MALAYSIANS KINI | Like many Malaysians, Tengku Emma Zuriana only came to know about the Rohingya when a group of around 450 people from the ethnic community arrived on the shores of Langkawi in 2012.
Prior to that, she had never heard of the Rohingya, let alone the crisis surrounding them in Myanmar’s Rakhine state.
Instead of treating it as another news headline, Tengku Emma, who has been based in Langkawi for the last eight years, decided to take action.
She called up her friends, and they began collecting funds, clothes and other necessities before travelling to Burau Bay, Langkawi.
There, they managed to pass the supplies to the exhausted and desperate Rohingya refugees.
However, to Tengku Emma’s outrage, the local authorities arrived shortly afterwards and detained the Rohingya refugees.
It was a repeat of this experience three years later that prompted Tengku Emma to fully commit herself as an activist to help the Rohingya community.
In May 2015, around 1,000 Rohingya refugees entered Malaysian waters in overcrowded boats after Indonesia and Thailand refused to allow them to land.
For days they were afloat off the west coast of the peninsula as Malaysia too refused to take them in.
“Yet again, I pleaded with my friends to help me. However, this time proved to be difficult as we had no idea where to find a boat to take us to them, and the clock was ticking,” Tengku Emma said.
“We did manage to source a helicopter after sharing our concerns on Facebook, but even then we were told it wasn’t the right type of helicopter; it would only be able to track coordinates, not drop food.
“I was frustrated and I had no idea what to do,” she added.
Malaysia eventually agreed to temporarily take the Rohingya refugees in, following international pressure, but Tengku Emma (photo) was determined not to see a similar experience repeat itself for the third time.
“After that, I decided to take up a more active role as a Rohingya activist, and take things into my own hands,” she told Malaysiakini in an interview.
Tengku Emma, who hails from Taiping, quit her job as a spa director to become a full-time Rohingya activist.
She now leads Yayasan Salam Rohingya, a foundation that aims to help the Rohingyas by providing education.
She is also working with other NGOs in an effort to build a centre in Kedah to provide healthcare and education for the Rohingya community.
In her own words, Tengku Emma, now 36, shared insights about her work and why helping the Rohingya community matters.
GENOCIDE WAS TRULY THE LAST STRAW. I first heard about the recent developments in Rakhine through my friends on social media. I decided to stand up and help those caught in the crossfire. I gave it all I have.
THOSE WHO ARE STUCK IN THE FIGHTS AND STRANDED OUT AT SEA need our help. We can achieve that by working with governments, NGOs, and individuals. We have to be able to work together, by God’s grace.
WE BELIEVE EDUCATION IS THE BEST MEANS POSSIBLE to enable the Rohingyas to get back their rights.
THE CENTRE WE WANT TO BUILD would possibly have a clinic where we offer services to them, regardless if they have a United Nations Refugees Agency (UNHCR) card or not. The centre may or may not be in Langkawi, as we are still in talks to getting the plans going beyond paper.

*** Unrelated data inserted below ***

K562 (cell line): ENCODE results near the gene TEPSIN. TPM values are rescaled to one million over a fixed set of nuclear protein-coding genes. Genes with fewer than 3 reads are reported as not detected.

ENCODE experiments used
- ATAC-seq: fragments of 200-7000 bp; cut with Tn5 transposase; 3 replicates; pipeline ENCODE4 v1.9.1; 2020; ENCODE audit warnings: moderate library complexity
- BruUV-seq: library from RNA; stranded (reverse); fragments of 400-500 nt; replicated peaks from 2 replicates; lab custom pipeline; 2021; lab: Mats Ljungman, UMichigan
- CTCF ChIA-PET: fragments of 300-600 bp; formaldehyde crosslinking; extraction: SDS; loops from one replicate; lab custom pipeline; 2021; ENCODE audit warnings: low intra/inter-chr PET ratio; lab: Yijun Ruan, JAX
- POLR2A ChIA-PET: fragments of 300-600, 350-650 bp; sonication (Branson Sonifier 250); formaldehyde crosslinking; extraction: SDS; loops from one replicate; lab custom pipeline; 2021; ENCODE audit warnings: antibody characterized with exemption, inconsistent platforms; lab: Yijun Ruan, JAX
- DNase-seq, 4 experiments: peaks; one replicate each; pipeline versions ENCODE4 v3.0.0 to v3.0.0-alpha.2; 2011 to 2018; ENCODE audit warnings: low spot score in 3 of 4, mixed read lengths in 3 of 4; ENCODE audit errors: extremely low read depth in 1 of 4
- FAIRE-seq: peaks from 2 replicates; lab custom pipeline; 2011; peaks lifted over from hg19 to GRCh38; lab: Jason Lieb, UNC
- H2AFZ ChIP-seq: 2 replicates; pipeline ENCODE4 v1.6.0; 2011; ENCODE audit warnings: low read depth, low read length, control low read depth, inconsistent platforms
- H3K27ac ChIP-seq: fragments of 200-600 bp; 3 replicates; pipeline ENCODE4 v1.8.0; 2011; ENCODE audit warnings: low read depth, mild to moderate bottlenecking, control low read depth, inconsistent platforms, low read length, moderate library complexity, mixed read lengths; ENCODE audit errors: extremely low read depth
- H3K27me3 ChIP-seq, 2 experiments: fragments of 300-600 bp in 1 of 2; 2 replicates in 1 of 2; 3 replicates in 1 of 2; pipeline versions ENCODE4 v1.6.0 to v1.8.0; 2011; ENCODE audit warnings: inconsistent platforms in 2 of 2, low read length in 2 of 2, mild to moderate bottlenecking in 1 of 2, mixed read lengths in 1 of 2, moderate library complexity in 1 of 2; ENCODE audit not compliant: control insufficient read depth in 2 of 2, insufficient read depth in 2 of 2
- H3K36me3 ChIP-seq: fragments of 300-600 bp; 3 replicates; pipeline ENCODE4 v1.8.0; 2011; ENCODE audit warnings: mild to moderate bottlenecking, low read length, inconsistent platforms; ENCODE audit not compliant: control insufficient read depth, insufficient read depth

MANY OF THE ROHINGYAS I MEET HAVE CHRONIC DISEASES and sadly, they have nowhere to turn to and do not make enough to be able to fork out the necessary costs. The problem is that many Rohingyas in Malaysia are not allowed a UNHCR card, among others. Therefore, they are not allowed to use its 50 percent discount when they go to hospitals or clinics to seek medical services.
I DON’T WANT THIS TO BECOME A RELIGIOUS ISSUE and I hope this is referred to as what it is – an international crisis of epic proportions.
THE PROBLEM IS AUNG SAN SUU KYI REFUSES TO TALK. Our requests are never accepted by the Myanmar government. Just recently, our foreign minister visited Suu Kyi, who is a state counsellor for the Myanmar government, only to find out that she would not entertain any requests to discuss the Rohingya issue.
MALAYSIA HAS TO BE MORE ‘KERAS’ (TOUGHER) because when you have an influx of Rohingyas making their way into Bangladesh, India, Pakistan, Indonesia, Thailand and Malaysia, it is no longer an internal issue.
This has now become an international issue, an Asean issue. I propose to kick Myanmar out of Asean because the country constantly cites the Asean non-interference clause. The clause allows Asean countries not to discuss issues that they deem internal.
GIVE CREDIT WHERE IT IS DUE. Prime Minister Najib Abdul Razak has done a good job because he is actively involved in the issue. He personally gave instructions to the foreign minister to meet with Suu Kyi over the matter and he brought this matter up when he met with US President Donald Trump.
MALAYSIA COULD BECOME LIKE RAKHINE if we continue to be racially divided. In Malaysia, the people have always been harmonious with those of the other races, and I hope we do not become like Rakhine. We don’t want to become like them.
We shouldn’t make others uncomfortable and impose our beliefs and cultures on them. Let the Malays speak their language, practice their religion, and let the Chinese and Indians do the same for their own beliefs.